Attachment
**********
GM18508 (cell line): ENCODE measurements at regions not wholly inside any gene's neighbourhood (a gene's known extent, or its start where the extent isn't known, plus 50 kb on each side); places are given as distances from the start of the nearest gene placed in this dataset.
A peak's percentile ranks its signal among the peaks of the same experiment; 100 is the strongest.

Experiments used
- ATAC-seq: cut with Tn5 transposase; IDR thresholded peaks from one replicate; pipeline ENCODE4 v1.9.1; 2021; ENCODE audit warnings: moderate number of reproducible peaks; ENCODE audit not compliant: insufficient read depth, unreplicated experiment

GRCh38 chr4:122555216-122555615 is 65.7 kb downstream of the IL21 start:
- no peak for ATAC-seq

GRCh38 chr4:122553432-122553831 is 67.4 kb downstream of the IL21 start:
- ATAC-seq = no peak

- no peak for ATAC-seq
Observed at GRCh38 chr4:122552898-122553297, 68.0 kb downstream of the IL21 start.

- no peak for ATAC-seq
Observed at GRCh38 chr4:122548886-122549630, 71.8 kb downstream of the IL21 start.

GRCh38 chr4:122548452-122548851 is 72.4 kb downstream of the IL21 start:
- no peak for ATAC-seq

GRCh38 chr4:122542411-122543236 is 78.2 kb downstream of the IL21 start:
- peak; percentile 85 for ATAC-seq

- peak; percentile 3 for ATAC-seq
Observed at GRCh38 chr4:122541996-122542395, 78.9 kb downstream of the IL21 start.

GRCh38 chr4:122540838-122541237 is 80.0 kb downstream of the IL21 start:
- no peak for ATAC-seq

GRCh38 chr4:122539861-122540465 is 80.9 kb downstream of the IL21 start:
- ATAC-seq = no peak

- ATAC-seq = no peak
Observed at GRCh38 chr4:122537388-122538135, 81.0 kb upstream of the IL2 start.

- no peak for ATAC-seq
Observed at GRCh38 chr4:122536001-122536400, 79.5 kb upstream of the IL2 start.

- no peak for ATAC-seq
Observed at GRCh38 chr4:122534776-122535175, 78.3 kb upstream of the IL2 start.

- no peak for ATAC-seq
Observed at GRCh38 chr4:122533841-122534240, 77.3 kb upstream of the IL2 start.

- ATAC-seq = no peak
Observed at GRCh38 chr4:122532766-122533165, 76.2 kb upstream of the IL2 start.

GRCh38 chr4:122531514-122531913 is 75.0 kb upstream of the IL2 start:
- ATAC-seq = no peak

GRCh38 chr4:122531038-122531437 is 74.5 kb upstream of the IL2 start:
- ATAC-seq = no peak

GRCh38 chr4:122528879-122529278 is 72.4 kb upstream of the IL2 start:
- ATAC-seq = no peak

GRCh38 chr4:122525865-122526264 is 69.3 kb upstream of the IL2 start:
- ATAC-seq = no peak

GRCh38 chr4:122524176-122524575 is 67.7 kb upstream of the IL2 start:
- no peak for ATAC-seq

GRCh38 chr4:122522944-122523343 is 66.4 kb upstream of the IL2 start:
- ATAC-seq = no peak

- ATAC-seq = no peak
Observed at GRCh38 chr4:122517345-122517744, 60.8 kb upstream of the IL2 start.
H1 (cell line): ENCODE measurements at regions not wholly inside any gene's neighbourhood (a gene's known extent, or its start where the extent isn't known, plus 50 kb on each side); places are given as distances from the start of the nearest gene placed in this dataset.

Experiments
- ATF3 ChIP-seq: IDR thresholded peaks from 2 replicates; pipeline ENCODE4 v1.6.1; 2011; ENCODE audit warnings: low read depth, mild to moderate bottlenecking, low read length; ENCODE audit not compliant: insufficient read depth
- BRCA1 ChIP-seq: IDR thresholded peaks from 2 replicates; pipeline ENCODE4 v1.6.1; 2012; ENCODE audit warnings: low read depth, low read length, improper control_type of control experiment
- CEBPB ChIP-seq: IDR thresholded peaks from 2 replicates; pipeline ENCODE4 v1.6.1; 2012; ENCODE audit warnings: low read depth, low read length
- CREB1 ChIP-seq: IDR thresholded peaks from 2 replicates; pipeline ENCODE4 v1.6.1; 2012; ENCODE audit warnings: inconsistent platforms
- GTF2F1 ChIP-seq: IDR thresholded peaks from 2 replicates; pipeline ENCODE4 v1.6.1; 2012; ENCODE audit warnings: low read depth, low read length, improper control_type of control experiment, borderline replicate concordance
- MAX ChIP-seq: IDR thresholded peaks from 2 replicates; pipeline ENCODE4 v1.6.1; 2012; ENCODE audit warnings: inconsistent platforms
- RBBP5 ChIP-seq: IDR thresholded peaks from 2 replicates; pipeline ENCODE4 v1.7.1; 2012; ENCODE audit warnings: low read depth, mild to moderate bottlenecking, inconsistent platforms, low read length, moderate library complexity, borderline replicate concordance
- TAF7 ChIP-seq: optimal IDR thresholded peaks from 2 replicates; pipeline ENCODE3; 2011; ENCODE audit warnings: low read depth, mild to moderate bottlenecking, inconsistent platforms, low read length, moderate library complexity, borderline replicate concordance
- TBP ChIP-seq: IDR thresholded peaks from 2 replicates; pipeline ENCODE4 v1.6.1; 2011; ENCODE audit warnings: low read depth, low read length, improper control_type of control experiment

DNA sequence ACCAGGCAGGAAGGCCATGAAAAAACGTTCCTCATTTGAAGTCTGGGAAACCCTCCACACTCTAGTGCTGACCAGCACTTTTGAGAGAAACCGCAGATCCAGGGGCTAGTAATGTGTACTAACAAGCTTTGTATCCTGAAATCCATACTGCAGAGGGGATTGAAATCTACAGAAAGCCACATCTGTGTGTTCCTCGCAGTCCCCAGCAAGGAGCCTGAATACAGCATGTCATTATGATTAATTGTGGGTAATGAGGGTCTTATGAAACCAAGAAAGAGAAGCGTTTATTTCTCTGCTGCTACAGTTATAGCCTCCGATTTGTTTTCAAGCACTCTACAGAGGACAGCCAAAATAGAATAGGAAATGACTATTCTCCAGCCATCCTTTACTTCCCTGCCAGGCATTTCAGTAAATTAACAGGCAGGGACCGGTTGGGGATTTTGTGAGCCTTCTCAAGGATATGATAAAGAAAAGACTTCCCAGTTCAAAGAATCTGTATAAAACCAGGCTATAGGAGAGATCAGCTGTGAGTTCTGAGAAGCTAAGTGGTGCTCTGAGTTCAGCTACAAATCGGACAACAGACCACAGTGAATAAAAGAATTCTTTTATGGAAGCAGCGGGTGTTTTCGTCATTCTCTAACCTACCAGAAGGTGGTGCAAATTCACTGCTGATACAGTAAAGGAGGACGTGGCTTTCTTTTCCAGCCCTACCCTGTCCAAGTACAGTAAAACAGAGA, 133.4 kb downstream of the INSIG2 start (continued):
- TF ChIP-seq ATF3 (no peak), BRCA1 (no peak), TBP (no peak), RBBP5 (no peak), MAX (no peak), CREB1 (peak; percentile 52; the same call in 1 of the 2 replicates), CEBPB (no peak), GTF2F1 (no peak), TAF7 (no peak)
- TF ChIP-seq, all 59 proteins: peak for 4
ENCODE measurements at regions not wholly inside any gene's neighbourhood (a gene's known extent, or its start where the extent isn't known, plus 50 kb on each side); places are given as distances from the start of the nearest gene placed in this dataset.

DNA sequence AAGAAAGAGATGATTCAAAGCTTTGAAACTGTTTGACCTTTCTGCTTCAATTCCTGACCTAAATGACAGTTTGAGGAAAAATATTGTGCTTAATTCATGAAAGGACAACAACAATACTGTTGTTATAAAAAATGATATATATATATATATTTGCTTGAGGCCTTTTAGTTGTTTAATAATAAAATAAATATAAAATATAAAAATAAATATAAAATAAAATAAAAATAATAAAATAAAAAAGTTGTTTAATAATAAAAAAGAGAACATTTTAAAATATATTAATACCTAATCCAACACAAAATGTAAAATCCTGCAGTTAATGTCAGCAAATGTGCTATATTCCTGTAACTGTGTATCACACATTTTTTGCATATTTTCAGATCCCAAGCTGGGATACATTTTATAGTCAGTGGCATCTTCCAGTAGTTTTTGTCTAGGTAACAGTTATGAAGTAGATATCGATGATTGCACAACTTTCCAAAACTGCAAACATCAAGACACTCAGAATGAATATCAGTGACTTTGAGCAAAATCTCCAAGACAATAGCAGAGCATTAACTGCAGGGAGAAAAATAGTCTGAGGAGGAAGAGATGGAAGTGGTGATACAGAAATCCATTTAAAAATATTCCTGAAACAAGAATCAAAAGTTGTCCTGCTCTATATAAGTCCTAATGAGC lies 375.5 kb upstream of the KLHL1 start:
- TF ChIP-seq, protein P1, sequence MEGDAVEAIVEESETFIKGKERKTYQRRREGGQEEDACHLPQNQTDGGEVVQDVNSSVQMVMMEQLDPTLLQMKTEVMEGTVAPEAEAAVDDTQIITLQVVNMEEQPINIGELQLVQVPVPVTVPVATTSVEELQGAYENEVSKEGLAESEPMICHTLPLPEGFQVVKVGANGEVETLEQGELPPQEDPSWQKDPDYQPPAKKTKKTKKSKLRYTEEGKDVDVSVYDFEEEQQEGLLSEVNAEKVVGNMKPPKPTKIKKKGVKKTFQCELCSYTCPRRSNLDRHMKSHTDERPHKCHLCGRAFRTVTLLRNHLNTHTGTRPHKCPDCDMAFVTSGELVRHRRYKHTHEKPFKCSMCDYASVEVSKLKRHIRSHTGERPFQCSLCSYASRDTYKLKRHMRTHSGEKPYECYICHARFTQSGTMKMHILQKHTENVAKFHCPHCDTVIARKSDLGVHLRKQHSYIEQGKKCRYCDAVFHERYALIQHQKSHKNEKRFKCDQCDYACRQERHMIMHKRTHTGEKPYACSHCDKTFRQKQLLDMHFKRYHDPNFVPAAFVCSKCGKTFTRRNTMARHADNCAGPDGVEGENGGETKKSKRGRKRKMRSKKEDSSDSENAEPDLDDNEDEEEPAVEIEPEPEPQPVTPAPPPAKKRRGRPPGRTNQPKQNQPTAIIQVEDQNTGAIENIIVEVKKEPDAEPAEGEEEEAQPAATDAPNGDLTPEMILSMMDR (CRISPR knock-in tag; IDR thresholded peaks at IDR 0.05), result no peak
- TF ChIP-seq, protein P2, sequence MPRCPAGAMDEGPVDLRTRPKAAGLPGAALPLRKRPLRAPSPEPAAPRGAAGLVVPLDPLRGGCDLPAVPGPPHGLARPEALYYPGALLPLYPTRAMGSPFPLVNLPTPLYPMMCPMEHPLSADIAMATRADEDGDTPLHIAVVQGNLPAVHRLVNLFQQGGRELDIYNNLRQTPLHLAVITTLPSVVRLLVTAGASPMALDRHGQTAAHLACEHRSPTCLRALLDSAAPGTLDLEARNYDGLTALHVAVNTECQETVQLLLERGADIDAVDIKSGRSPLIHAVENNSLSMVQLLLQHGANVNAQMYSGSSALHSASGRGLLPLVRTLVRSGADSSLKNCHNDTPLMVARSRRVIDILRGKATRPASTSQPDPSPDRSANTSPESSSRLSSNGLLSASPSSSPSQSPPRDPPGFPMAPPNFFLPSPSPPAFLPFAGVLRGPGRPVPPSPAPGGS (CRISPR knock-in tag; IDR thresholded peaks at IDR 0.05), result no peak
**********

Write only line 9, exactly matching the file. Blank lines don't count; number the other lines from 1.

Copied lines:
- no peak for ATAC-seq